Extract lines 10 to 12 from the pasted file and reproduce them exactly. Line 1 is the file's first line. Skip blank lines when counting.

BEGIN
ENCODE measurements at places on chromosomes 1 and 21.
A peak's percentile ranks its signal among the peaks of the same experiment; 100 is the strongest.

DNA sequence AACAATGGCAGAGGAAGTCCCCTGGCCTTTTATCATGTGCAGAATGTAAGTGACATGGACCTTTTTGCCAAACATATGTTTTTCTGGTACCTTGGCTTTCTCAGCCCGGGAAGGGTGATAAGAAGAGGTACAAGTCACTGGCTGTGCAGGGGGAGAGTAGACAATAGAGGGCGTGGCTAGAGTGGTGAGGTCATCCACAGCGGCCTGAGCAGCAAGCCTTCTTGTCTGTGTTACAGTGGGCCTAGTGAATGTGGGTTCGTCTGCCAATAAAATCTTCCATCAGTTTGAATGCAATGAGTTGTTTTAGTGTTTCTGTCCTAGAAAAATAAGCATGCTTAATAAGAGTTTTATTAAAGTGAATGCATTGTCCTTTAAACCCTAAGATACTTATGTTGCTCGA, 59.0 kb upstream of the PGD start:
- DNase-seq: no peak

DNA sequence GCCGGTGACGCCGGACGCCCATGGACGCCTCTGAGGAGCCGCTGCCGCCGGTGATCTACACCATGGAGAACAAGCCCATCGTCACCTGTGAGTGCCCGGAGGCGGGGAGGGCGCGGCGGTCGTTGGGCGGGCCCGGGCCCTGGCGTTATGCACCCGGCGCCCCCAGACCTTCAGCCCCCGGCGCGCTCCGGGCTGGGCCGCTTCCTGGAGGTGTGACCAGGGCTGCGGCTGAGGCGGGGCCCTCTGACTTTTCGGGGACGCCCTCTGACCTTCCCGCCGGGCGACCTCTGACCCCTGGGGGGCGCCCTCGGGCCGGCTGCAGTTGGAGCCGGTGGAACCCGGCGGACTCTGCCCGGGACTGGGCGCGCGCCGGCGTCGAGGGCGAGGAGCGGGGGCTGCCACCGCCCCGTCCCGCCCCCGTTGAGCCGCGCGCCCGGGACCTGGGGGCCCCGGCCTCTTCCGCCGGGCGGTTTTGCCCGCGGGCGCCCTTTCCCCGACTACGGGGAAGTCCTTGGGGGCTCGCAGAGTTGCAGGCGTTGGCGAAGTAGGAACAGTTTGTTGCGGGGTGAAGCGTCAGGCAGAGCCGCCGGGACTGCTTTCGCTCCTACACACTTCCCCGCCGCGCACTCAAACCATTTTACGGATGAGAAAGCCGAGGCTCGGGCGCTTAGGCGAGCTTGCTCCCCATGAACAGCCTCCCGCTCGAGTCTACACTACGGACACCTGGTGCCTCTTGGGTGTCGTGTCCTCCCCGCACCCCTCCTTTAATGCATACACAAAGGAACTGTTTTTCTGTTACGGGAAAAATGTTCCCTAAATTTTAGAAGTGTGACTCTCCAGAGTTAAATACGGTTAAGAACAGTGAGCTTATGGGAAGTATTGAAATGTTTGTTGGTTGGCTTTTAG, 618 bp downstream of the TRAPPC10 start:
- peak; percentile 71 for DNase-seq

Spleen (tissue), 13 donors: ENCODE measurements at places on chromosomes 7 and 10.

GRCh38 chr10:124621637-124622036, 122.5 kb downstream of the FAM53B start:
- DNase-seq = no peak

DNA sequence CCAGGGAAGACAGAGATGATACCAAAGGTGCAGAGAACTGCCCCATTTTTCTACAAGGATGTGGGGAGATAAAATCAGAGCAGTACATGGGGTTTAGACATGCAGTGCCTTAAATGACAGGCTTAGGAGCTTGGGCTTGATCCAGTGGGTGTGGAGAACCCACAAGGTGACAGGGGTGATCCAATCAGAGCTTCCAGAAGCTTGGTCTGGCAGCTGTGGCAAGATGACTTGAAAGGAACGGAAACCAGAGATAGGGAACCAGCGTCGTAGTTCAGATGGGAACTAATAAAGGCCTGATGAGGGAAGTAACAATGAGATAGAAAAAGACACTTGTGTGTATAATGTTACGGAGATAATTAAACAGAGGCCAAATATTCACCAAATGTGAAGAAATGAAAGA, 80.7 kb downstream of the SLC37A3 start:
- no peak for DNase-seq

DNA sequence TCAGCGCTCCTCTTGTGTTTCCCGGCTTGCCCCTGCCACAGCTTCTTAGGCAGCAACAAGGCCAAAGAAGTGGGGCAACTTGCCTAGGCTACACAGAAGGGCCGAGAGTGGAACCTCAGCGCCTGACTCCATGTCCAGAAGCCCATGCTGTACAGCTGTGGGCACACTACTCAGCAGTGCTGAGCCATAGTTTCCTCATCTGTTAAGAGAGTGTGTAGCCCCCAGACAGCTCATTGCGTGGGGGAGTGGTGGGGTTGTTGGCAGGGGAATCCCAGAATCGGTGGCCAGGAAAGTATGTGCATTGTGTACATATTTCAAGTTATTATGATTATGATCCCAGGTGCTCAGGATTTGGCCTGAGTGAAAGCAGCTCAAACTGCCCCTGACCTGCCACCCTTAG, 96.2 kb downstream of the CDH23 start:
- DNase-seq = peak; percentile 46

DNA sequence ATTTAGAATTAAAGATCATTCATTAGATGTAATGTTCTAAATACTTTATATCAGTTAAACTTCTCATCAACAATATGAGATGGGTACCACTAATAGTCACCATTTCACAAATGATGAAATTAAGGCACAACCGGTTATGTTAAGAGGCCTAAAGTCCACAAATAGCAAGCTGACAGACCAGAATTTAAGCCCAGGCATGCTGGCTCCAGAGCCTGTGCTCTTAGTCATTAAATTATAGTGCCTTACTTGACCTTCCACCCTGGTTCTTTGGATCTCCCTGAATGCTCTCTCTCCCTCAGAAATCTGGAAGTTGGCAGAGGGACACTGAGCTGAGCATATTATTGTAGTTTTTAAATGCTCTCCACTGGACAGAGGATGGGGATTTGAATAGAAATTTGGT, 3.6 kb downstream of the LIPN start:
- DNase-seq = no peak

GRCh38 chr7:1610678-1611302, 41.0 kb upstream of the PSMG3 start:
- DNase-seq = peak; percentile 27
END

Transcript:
DNA sequence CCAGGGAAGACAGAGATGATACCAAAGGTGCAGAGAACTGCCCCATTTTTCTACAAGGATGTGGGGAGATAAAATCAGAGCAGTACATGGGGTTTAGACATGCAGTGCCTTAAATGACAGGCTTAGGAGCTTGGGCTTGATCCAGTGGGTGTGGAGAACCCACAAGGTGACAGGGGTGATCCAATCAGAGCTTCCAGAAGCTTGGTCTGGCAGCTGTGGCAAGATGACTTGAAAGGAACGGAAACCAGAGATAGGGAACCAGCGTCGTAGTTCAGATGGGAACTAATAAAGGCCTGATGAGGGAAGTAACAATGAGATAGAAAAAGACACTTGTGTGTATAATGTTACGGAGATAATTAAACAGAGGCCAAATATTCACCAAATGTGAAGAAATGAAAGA, 80.7 kb downstream of the SLC37A3 start:
- no peak for DNase-seq

DNA sequence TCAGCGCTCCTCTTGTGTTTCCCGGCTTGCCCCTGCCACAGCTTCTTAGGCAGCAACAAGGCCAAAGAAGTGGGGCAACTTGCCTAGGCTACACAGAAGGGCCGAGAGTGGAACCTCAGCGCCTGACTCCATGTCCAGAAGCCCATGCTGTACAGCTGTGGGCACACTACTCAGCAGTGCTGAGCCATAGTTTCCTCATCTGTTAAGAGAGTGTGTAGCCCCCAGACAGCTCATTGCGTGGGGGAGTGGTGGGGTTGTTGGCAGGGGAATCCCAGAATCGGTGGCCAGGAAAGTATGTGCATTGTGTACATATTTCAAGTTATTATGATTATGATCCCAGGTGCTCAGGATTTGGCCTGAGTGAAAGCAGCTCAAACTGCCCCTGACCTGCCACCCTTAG, 96.2 kb downstream of the CDH23 start: